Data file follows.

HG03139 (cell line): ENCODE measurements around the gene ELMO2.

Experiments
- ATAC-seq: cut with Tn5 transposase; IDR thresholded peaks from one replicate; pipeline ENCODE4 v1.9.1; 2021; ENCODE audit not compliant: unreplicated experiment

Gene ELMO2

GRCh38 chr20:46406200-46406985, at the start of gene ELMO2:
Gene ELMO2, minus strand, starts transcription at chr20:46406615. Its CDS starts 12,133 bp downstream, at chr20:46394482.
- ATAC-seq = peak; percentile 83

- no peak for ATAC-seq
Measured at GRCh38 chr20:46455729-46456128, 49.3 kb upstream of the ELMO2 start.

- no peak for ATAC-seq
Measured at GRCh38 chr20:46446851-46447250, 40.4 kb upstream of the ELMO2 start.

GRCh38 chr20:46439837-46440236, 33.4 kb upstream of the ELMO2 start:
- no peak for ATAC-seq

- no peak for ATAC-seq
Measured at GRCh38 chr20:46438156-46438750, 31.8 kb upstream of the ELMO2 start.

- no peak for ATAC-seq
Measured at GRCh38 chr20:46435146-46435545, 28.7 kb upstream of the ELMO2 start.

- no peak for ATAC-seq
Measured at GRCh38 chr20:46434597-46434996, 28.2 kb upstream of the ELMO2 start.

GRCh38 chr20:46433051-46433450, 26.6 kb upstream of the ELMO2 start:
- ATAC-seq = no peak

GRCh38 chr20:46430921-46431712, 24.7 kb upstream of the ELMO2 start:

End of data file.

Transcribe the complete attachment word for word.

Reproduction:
HG03139 (cell line): ENCODE measurements around the gene ELMO2.

Experiments
- ATAC-seq: cut with Tn5 transposase; IDR thresholded peaks from one replicate; pipeline ENCODE4 v1.9.1; 2021; ENCODE audit not compliant: unreplicated experiment

Gene ELMO2

GRCh38 chr20:46406200-46406985, at the start of gene ELMO2:
Gene ELMO2, minus strand, starts transcription at chr20:46406615. Its CDS starts 12,133 bp downstream, at chr20:46394482.
- ATAC-seq = peak; percentile 83

- no peak for ATAC-seq
Measured at GRCh38 chr20:46455729-46456128, 49.3 kb upstream of the ELMO2 start.

- no peak for ATAC-seq
Measured at GRCh38 chr20:46446851-46447250, 40.4 kb upstream of the ELMO2 start.

GRCh38 chr20:46439837-46440236, 33.4 kb upstream of the ELMO2 start:
- no peak for ATAC-seq

- no peak for ATAC-seq
Measured at GRCh38 chr20:46438156-46438750, 31.8 kb upstream of the ELMO2 start.

- no peak for ATAC-seq
Measured at GRCh38 chr20:46435146-46435545, 28.7 kb upstream of the ELMO2 start.

- no peak for ATAC-seq
Measured at GRCh38 chr20:46434597-46434996, 28.2 kb upstream of the ELMO2 start.

GRCh38 chr20:46433051-46433450, 26.6 kb upstream of the ELMO2 start:
- ATAC-seq = no peak

GRCh38 chr20:46430921-46431712, 24.7 kb upstream of the ELMO2 start: